Attacks on LGBT people surge almost 80% in UK over last four years

More than one in five LGBT people verbally or physically attacked due to their sexual orientation or gender identity in last 12 months, figures show

May Bulman
Social Affairs Correspondent
Sunday 10 September 2017 15:12 BST
Findings reveal verbal and physical attacks are taking place against the LGBT community in all spheres of public life – from bars and restaurants to while trying to find a house or access vital services
Findings reveal verbal and physical attacks are taking place against the LGBT community in all spheres of public life – from bars and restaurants to while trying to find a house or access vital services

The number of attacks on lesbian, gay and bisexual people in the UK has soared by nearly 80 per cent in the past four years, new data shows.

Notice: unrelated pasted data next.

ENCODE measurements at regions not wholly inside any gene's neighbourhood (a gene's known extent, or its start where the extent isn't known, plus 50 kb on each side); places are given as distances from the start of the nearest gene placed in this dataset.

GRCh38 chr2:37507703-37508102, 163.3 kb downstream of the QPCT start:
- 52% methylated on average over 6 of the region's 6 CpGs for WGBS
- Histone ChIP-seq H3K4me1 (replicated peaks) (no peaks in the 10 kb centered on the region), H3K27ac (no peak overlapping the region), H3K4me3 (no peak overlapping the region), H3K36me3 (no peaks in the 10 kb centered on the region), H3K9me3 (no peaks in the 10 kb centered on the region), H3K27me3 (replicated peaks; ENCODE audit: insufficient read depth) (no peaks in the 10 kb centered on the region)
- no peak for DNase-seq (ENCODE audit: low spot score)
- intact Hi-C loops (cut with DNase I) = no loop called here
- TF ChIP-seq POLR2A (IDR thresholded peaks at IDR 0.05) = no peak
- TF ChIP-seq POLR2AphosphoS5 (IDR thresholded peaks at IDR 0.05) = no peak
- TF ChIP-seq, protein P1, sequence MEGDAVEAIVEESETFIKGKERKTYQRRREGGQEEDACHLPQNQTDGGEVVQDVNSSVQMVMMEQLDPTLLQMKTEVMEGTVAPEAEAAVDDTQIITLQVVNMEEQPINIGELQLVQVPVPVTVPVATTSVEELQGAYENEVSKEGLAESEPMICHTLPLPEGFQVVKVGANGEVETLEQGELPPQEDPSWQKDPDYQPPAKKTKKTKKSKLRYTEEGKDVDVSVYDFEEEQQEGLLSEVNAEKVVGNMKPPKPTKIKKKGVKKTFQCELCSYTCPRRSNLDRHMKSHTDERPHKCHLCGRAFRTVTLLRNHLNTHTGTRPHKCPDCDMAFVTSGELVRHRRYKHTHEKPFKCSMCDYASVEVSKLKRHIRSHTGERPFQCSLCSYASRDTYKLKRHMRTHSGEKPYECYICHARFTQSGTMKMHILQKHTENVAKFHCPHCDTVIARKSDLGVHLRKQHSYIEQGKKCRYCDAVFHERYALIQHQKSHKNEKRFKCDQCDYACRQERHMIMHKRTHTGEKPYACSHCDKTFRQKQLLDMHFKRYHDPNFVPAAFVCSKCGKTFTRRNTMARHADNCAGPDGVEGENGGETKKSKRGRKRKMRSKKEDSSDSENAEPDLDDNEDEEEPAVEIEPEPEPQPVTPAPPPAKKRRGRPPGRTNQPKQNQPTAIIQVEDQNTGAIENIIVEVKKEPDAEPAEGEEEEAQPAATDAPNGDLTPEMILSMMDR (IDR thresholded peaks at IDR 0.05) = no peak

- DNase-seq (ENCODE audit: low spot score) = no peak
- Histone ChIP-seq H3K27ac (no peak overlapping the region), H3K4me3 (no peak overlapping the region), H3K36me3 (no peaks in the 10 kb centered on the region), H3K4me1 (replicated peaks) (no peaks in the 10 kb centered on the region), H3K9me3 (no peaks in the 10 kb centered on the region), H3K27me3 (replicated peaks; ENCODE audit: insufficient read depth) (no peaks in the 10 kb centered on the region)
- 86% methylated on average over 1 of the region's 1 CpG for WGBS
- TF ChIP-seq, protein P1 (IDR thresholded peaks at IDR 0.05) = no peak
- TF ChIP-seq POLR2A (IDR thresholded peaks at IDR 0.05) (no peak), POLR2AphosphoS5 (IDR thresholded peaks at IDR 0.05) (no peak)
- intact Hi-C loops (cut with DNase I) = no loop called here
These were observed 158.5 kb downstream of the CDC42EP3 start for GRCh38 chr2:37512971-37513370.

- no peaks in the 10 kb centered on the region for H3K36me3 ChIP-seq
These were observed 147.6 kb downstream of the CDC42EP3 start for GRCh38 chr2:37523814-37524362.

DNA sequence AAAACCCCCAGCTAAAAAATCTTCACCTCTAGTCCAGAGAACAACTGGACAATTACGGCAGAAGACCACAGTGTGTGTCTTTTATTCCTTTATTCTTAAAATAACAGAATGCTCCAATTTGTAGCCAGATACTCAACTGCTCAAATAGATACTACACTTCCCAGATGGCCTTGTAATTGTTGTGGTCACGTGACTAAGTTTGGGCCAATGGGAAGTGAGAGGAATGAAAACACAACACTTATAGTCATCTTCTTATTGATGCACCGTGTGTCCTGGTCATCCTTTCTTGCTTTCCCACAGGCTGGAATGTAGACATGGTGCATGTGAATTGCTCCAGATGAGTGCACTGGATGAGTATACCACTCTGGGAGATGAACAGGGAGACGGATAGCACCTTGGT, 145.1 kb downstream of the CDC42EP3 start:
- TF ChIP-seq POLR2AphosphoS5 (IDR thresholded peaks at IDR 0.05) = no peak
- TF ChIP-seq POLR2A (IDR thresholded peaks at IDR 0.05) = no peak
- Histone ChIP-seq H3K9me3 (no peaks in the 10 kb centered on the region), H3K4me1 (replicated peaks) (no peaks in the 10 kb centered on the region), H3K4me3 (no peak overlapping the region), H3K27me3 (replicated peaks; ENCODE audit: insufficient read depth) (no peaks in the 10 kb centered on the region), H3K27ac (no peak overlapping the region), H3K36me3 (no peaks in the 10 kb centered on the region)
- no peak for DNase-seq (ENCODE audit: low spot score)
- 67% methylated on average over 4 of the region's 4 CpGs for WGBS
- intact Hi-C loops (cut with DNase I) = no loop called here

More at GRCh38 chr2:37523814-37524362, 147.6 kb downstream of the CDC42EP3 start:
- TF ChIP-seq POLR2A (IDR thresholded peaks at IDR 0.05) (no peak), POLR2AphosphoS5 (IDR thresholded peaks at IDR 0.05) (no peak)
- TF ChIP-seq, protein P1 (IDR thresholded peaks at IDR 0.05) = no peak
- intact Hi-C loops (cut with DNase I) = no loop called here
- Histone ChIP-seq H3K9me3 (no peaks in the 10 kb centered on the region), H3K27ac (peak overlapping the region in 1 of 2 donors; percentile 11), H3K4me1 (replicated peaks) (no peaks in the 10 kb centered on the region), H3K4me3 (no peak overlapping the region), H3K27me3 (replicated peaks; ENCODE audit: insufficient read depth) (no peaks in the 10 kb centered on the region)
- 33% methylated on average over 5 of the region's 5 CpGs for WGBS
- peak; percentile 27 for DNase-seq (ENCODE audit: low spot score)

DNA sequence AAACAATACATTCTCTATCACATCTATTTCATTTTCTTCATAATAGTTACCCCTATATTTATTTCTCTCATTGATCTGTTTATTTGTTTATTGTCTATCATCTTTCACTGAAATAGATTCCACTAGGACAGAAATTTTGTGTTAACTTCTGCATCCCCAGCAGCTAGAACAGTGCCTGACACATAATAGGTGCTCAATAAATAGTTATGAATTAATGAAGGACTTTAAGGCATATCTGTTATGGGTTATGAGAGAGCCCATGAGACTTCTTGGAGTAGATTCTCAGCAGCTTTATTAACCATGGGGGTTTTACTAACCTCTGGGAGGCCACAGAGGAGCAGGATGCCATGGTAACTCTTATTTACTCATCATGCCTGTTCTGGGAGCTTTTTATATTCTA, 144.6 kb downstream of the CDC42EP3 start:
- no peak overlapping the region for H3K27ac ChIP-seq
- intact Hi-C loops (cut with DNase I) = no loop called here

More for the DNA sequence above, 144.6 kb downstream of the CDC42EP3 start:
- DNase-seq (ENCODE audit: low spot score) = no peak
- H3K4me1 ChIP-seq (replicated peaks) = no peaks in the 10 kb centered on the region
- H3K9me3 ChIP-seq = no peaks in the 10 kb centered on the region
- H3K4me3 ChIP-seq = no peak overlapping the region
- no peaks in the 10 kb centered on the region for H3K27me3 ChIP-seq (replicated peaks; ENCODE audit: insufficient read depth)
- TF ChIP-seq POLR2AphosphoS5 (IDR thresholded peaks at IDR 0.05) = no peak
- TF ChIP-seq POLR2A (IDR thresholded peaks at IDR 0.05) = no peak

More than one in five LGBT people have experienced a hate crime or incident due to their sexual orientation or gender identity in the last 12 months, compared with 16 per cent in 2013.

The findings, released by charity Stonewall and based on YouGov polling of more than 5,000 LGBT people in Britain, reveal verbal and physical attacks are taking place against the LGBT community in all spheres of public life – from bars and restaurants to while trying to find a house or access vital services.

Alarmingly, amid the soaring scale of hate crime, there has been widespread underreporting, with the study showing that four in five LGBT people who experienced a hate crime or incident in the past 12 months did not report it to the police.

The rise in crimes has created a pervading fear among the LGBT community as they go about their daily lives, with many avoiding certain streets and avoiding holding hands with their partners in public for fear of being attacked.

For trans people, the findings are particularly alarming, showing that two in five trans people have experienced a hate crime or incident based on their gender identity in the last 12 months.